Using Omega-3s to Treat Laminitis in Horses
What Is Laminitis?
Laminitis is one of the most devastating conditions for horses and horse owners alike.
Painful inflammation starts in the “laminar interface” hoof tissues, which connect the coffin/pedal bone to the interior hoof wall. As laminitis develops, this attachment starts to wear away, causing the coffin bone to shift and point towards the sole. This movement can lead to damage, bruising, pain, and – in very serious cases – the coffin bone may even sink through the extremely sensitive sole.
Laminitis is an especially worrisome condition in that it can affect any horse, regardless of their age, breed, and management.
Causes of Laminitis in Horses
Research shows that laminitis is typically caused by more than one factor. For instance, hoof trauma — like overtrimming or galloping on uneven, hard ground — can increase inflammation in the hoof area. However, in many cases, high intakes of sugars and starches from pasture and grain play the bigger role in the development of laminitis.
Spring, particularly, can be a deadly time of year. As warm weather arrives, grasses start growing and accumulate sugars (called fructans). When too many of these sugars are consumed, this puts horses at risk of developing pasture-induced laminitis.
Is There a Cure for Laminitis in Horses?
Depending on the severity of their condition and course of treatment, most horses are able to recover from laminitis. No matter how mild or severe the case is, however, the best course of action is to always visit a trusted veterinarian.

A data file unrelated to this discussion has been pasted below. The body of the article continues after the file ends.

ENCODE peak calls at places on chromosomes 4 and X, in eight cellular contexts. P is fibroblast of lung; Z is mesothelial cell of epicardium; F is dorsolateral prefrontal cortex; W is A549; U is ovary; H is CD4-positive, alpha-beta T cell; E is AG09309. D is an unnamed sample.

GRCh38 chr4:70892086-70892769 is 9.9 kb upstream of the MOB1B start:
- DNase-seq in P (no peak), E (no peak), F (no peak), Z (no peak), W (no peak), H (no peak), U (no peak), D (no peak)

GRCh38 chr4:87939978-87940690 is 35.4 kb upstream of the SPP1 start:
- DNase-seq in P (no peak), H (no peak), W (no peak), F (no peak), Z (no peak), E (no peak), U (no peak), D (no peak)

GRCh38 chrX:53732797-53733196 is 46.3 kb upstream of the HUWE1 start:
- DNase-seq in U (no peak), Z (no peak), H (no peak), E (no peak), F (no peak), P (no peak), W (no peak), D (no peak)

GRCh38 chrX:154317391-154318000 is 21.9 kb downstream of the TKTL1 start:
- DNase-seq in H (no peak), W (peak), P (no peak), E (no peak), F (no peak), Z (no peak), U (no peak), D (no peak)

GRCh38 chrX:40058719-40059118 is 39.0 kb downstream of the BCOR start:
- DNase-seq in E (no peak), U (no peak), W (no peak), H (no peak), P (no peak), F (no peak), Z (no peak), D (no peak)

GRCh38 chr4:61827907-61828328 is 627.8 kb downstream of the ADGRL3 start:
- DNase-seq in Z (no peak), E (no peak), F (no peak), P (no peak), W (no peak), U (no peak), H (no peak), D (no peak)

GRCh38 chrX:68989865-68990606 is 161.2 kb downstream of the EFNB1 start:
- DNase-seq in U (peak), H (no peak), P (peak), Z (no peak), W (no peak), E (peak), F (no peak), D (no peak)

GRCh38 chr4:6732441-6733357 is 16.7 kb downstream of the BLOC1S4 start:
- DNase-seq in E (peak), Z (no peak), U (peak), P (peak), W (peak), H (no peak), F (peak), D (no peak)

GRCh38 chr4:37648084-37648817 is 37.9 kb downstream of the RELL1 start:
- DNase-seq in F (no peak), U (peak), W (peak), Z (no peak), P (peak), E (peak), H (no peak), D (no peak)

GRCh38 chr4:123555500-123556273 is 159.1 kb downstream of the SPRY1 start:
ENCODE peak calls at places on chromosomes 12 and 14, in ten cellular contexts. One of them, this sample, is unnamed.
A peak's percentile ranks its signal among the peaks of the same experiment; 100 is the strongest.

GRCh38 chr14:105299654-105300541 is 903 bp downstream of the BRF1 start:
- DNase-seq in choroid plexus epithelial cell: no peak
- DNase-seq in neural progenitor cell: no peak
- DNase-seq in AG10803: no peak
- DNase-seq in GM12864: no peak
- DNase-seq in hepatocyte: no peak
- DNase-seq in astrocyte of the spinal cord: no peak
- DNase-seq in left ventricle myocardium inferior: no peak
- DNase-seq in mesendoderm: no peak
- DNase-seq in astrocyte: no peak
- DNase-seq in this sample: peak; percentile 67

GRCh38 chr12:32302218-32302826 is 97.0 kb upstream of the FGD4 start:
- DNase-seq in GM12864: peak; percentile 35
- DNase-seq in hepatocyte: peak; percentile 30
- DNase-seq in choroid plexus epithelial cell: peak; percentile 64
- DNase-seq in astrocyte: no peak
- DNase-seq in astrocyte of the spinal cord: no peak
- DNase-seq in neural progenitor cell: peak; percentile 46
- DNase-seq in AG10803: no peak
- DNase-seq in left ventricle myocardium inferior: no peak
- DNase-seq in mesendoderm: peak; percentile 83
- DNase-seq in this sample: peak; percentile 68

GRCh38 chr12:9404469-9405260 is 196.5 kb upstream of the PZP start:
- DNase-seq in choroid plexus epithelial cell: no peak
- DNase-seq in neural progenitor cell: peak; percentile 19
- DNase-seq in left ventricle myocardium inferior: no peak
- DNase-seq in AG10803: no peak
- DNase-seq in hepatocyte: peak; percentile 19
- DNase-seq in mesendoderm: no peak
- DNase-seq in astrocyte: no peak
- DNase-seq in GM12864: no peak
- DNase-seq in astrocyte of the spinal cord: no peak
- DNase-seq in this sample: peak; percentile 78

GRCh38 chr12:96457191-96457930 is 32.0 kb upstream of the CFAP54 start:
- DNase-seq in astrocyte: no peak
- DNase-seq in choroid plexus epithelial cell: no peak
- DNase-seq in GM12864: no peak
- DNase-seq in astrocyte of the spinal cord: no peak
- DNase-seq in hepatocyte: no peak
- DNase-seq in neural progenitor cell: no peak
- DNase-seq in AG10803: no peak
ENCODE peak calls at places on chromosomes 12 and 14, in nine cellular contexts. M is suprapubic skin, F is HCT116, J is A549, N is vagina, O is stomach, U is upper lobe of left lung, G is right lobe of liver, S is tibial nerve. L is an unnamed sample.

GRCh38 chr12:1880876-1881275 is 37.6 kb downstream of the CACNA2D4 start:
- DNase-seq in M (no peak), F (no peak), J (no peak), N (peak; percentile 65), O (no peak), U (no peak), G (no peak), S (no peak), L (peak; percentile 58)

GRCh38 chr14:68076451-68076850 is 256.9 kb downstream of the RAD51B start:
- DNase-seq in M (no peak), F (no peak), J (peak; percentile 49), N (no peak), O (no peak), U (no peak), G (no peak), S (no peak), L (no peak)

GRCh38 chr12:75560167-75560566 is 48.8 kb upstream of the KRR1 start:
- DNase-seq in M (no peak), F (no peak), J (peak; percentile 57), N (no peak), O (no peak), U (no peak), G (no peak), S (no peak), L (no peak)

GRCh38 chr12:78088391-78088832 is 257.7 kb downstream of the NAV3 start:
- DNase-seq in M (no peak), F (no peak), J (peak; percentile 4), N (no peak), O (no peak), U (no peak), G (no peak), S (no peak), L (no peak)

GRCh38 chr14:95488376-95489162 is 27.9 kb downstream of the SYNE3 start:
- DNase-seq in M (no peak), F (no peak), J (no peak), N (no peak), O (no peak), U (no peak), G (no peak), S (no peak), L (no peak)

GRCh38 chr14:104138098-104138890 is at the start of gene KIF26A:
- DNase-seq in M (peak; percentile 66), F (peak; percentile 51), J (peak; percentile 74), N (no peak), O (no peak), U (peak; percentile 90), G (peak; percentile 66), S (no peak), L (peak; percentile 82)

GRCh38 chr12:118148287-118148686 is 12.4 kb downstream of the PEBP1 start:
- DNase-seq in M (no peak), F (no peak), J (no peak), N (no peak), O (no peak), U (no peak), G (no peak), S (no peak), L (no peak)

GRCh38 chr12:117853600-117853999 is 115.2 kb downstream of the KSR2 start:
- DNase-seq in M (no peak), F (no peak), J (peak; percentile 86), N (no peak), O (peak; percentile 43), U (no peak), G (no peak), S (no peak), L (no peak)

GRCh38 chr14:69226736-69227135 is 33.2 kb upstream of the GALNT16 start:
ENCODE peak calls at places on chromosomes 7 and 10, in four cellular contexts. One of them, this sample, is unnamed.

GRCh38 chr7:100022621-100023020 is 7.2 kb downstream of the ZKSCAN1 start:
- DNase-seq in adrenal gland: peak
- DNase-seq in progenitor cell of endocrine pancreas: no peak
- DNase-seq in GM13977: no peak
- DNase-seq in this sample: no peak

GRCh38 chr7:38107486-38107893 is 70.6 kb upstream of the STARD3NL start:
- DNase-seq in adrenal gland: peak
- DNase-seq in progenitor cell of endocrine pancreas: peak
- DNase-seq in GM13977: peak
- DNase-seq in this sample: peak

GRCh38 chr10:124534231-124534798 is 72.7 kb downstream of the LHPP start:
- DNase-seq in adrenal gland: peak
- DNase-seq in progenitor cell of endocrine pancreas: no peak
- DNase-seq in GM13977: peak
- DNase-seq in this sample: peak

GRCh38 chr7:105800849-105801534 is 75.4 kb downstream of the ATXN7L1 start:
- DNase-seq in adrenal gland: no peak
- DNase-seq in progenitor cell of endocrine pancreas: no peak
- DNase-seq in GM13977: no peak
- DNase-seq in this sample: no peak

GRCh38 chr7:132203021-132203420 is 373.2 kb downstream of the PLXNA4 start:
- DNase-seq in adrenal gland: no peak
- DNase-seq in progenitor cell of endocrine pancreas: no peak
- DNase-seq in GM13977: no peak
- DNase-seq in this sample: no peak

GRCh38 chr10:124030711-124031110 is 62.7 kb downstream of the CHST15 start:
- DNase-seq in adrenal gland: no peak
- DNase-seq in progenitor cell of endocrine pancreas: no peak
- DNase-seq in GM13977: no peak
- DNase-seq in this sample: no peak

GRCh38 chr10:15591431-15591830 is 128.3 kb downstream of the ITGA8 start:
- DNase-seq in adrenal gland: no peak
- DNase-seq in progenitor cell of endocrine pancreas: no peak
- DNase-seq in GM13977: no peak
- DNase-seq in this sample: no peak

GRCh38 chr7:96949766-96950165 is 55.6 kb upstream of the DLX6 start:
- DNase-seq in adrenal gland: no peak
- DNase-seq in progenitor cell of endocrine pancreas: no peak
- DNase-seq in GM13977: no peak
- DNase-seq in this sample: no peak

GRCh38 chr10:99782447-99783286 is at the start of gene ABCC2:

There is also evidence that starting and maintaining a course of fresh omega-3 fish oil could make a difference for laminitic horses. Here is what we know about how omega-3s work in the body:
Omega-3s Help with Insulin Resistance
It’s well-known in the medical community that equine laminitis often occurs when horses have increased insulin resistance (or, to put it another way, decreased insulin sensitivity). Insulin resistance has been noted in several other equine conditions, such as osteoarthritis, Cushing’s Disease, and equine metabolic syndrome (EMS).
Human and animal studies have shown that omega-3 supplementation may improve insulin sensitivity (1, 2, 3). However, one caveat is that the oil may need to be fresh in order to have beneficial effects. In rat studies, researchers have found that rancid fish oil was harmful and actually increased insulin resistance! Fresh fish oil, on the other hand, improved insulin sensitivity as expected (4, 5).
Enhanced Immune System Function
Omega-3s may also help boost a horse’s immune system by enhancing the functioning of immune cells. A 2013 study revealed that DHA-rich fish oil enhanced the activity of white blood cells in mice.
Studies have also shown that omega-3s can positively regulate the activation – and number – of T-cells (a lymphocyte that actively participates in the immune response) (6).
Immune system deficiencies make it hard for laminitic horses to recover and set them up for secondary infections, so it’s easy to see why boosts in immune function can be beneficial.